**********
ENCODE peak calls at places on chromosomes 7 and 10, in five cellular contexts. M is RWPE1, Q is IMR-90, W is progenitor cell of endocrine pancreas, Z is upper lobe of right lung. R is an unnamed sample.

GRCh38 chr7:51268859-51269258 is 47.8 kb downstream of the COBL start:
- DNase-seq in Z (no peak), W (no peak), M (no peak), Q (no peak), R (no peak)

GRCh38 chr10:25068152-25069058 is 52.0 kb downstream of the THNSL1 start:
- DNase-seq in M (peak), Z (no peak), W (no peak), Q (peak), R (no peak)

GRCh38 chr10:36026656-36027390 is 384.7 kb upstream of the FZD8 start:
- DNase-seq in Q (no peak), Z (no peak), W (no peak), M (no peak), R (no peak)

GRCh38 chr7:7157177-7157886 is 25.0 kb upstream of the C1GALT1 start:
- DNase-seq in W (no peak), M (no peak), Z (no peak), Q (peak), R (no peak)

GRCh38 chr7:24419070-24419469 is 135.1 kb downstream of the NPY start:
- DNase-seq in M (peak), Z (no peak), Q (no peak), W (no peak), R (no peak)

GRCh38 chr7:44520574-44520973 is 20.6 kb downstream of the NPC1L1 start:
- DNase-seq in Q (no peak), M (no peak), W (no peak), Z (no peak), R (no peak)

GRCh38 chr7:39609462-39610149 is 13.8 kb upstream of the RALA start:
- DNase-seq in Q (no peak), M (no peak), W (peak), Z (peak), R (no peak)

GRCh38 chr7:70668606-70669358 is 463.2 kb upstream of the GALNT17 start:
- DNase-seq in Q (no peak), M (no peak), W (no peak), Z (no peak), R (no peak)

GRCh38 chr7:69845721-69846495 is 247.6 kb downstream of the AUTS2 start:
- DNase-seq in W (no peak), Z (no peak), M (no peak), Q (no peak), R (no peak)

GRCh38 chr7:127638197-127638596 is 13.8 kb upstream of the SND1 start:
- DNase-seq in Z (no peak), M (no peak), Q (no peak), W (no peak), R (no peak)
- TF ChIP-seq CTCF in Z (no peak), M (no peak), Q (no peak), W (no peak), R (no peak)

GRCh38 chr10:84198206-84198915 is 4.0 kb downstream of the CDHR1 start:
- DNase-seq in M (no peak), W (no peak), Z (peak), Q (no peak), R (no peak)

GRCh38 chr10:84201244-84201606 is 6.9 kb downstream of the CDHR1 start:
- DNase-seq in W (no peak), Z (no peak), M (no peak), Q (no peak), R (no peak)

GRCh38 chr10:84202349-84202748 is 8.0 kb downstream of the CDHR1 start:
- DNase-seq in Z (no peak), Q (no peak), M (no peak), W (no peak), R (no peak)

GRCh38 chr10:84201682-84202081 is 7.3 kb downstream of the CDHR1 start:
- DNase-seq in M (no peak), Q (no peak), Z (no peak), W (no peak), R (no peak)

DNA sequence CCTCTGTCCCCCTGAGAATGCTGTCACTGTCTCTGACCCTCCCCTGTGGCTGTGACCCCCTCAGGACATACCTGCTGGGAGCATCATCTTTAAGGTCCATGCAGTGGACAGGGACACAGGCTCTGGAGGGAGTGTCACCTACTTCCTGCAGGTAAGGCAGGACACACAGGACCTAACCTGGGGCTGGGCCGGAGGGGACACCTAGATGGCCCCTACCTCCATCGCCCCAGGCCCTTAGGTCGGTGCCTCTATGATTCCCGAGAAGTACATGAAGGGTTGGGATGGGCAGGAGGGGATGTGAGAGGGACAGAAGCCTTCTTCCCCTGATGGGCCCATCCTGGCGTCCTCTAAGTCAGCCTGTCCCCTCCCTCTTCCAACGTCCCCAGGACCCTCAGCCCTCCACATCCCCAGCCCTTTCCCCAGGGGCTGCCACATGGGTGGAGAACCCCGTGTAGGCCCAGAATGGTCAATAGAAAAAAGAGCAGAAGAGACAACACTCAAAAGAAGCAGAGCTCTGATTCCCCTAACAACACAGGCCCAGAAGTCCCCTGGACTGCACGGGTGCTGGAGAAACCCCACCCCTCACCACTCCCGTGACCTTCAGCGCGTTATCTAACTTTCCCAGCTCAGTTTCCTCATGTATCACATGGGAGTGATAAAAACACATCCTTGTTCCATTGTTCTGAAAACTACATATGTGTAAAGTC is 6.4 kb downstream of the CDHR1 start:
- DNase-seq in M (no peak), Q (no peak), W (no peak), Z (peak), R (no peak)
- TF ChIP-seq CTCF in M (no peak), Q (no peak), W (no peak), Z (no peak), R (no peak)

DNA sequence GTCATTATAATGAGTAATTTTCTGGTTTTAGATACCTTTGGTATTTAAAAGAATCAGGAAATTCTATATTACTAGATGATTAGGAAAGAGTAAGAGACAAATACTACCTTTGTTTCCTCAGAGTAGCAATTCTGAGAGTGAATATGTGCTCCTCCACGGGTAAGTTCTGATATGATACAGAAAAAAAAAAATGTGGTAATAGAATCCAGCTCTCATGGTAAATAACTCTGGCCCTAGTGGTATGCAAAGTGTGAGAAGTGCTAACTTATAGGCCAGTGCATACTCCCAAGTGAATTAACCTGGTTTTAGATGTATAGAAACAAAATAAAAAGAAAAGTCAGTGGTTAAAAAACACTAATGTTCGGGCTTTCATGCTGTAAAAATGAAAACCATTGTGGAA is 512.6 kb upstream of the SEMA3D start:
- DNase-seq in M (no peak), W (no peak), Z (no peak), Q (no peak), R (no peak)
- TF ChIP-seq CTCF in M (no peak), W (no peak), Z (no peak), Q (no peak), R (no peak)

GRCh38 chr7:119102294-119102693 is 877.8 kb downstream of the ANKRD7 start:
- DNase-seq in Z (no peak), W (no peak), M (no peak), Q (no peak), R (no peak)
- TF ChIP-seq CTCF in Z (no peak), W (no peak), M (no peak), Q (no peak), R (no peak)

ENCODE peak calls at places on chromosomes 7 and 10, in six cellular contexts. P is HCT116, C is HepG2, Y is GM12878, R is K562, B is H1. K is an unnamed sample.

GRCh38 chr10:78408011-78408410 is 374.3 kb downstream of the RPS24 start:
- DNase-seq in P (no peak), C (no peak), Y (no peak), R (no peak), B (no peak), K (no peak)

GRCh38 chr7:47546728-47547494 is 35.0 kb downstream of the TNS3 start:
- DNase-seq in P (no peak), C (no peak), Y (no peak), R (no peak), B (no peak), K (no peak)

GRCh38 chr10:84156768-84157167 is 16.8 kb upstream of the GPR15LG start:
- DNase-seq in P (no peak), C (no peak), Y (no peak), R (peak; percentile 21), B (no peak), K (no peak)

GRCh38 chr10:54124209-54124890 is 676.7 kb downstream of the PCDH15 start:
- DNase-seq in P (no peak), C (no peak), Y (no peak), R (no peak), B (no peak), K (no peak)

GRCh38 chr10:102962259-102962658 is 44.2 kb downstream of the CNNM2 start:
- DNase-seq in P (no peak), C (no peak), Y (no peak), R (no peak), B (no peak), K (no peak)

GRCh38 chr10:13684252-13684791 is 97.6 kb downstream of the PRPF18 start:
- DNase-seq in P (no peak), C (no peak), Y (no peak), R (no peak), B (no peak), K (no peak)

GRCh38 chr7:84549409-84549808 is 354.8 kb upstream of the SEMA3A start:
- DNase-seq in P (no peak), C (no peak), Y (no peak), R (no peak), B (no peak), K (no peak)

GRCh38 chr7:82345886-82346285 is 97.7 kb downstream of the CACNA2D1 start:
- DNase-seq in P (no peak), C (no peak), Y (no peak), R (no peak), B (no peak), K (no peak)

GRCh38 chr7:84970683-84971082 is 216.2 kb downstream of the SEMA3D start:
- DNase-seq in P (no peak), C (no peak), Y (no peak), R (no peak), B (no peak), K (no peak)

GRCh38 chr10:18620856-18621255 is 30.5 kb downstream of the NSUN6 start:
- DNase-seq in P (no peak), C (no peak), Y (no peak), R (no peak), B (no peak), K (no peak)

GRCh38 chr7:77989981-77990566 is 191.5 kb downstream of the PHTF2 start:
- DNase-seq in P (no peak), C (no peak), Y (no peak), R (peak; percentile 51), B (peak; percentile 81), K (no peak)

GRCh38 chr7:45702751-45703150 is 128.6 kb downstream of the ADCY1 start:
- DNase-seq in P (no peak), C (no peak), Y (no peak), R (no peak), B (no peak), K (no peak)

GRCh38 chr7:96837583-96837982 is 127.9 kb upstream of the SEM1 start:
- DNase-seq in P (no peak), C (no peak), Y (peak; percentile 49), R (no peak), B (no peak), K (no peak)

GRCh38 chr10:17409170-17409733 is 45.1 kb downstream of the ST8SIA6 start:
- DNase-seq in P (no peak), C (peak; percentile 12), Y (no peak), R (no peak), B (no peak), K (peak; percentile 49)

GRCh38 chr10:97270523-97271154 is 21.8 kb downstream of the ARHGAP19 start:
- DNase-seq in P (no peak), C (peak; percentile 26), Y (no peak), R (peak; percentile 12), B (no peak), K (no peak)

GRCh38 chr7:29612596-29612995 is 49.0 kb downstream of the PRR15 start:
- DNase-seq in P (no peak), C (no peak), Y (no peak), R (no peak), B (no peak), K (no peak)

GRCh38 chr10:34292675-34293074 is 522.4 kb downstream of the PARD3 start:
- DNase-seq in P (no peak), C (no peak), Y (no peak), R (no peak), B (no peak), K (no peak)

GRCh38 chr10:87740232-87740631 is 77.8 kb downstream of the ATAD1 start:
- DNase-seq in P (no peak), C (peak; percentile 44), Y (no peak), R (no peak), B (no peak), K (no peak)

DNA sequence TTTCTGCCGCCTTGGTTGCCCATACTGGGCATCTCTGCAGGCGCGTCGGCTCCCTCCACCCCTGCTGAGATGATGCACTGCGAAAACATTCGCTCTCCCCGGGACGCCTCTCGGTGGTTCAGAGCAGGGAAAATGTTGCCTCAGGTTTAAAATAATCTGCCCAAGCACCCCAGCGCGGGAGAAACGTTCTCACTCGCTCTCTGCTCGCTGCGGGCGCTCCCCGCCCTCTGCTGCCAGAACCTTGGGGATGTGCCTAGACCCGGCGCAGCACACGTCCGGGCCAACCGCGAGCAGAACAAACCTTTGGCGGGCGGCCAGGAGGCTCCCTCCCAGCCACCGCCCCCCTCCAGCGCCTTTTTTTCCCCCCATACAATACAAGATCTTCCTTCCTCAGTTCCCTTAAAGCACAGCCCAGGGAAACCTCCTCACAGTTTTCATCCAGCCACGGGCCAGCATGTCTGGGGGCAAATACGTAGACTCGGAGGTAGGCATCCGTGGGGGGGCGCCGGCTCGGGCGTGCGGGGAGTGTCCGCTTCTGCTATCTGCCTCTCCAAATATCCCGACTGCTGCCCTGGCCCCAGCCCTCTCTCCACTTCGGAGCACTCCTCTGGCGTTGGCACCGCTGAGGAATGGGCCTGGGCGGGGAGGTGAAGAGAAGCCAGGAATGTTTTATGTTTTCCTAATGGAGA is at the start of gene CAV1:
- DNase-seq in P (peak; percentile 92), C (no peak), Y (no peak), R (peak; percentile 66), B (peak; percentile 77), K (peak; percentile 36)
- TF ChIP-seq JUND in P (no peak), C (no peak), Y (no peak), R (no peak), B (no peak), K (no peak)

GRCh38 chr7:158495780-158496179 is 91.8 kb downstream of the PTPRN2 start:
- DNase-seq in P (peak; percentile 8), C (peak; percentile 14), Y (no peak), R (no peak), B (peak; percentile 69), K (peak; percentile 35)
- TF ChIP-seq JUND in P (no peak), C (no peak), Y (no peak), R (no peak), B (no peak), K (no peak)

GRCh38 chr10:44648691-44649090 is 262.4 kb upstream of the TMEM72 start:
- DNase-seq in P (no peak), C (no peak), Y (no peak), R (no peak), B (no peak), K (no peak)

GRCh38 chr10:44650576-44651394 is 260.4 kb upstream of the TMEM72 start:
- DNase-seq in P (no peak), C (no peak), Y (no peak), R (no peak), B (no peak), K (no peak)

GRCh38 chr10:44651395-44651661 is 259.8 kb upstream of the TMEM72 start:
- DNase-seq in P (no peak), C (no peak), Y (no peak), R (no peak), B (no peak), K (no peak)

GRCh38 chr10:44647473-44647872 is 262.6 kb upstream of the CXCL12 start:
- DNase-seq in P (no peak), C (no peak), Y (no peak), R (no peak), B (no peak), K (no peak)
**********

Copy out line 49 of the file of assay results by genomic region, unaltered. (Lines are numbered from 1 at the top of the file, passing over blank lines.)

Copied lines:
GRCh38 chr10:102962259-102962658 is 44.2 kb downstream of the CNNM2 start: